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I am handling the PreviewTextInput event on my window to handle swipes from a magnetic card reader. I handle the event on the window, so that it does not matter which individual control is focused.

Once the handler determines a swipe has started (a '%' or ';' character is input), it handles all events until the swipe is finished. This system generally works quite nicely, with a few important exceptions:

When a space character (and possibly a \n character) are input from the reader, they are not handled by PreviewTextInput, but are sent directly into whatever control is focused. Oddly enough, the handler does receive \r characters. This causes undesired behavior.

What I want is a way to capture all key events at the window level, and have an opportunity to handle them if I want to. I have tried PreviewKeyDown and found it a bit cumbersome to use, and to get char values from. PreviewTextInput is much nicer because I can simply read the Text property.

Is there a reason PreviewTextInput does not handle certain characters? Is there any comparable method to get all events, including spaces?

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2 Answers 2

up vote 4 down vote accepted

I found some sort of explanation in this WPF forum question:

Because some IMEs will treat whitespace keystroke as part of the text composition process, that's why it eats up by Avalon to report correct composited text through TextInput event.

And some more info from the MSDN documentation of the TextInput event:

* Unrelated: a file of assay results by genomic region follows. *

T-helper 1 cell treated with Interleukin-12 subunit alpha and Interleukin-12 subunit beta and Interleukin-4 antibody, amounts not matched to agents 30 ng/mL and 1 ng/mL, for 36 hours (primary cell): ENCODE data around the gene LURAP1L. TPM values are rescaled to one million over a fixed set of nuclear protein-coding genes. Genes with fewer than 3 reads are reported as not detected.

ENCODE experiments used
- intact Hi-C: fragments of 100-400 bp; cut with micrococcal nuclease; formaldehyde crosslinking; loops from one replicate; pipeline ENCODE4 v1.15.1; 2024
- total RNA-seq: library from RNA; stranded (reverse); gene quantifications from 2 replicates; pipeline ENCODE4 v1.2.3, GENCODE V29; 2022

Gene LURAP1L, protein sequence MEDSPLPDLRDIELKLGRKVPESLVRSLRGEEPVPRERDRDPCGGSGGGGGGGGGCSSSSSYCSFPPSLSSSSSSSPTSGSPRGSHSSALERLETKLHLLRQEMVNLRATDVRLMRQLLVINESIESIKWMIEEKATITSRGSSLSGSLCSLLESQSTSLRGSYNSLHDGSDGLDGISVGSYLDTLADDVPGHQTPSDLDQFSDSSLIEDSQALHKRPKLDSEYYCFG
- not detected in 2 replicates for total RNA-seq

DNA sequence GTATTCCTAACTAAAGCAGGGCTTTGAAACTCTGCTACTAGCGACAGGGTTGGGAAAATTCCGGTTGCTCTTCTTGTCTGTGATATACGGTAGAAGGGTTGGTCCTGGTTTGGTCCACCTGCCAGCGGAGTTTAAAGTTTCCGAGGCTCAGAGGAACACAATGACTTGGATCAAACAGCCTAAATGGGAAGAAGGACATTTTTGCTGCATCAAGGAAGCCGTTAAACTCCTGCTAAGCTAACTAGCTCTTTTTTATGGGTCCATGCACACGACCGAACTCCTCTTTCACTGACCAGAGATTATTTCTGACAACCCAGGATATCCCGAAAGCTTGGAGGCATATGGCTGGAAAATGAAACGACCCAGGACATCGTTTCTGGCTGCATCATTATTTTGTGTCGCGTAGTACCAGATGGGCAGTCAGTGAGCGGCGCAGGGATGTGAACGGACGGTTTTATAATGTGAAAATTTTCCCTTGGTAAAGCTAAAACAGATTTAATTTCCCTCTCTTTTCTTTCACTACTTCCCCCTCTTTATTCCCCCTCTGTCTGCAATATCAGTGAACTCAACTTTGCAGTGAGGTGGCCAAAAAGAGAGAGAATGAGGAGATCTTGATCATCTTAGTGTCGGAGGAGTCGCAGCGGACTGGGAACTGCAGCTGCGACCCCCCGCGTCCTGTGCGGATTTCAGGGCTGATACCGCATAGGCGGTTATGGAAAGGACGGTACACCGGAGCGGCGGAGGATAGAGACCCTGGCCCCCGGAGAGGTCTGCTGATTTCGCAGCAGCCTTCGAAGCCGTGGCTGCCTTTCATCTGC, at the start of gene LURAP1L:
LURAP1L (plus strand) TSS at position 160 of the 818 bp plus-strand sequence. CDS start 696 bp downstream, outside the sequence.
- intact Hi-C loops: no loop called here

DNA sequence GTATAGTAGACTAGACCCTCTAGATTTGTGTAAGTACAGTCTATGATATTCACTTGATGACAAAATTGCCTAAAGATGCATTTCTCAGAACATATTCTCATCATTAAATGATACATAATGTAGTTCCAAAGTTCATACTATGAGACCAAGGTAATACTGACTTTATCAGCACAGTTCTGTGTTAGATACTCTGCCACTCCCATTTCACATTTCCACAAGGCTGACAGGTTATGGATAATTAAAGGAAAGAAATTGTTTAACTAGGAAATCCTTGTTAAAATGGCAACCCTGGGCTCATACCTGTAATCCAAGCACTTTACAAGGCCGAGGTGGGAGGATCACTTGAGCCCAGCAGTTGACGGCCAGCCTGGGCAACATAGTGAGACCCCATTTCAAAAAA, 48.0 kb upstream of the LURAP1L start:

... For keyboard input, WPF first sends the appropriate KeyDown/KeyUp events. If those events are not handled and the key is textual (rather than a control key such as directional arrows or function keys), then a TextInput event is raised. There is not always a simple one-to-one mapping between KeyDown/KeyUp and TextInput events because multiple keystrokes can generate a single character of text input and single keystrokes can generate multi-character strings. This is especially true for languages such as Chinese, Japanese, and Korean which use Input Method Editors (IMEs) to generate the thousands of possible characters in their corresponding alphabets.

When WPF sends a KeyUp/KeyDown event, Key is set to Key.System if the keystrokes could become part of a TextInput event (if ALT+S is pressed, for example). This allows code in a KeyDown event handler to check for Key.System and, if found, leave processing for the handler of the subsequently raised TextInput event. In these cases, the various properties of the TextCompositionEventArgs argument can be used to determine the original keystrokes. Similarly, if an IME is active, Key has the value of Key.ImeProcessed, and ImeProcessedKey gives the original keystroke or keystrokes.

BTW, Here are two related questions:

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One workaround I have found is to hook PreviewKeyDown instead of PreviewTextInput. Unfortunately, that approach requires a lot more runaround to get a concrete char for what button they pressed. The most reliable way I found was in this question. It feels quite cumbersome for what I feel should be rather simple. Anyone have a better way of doing this?

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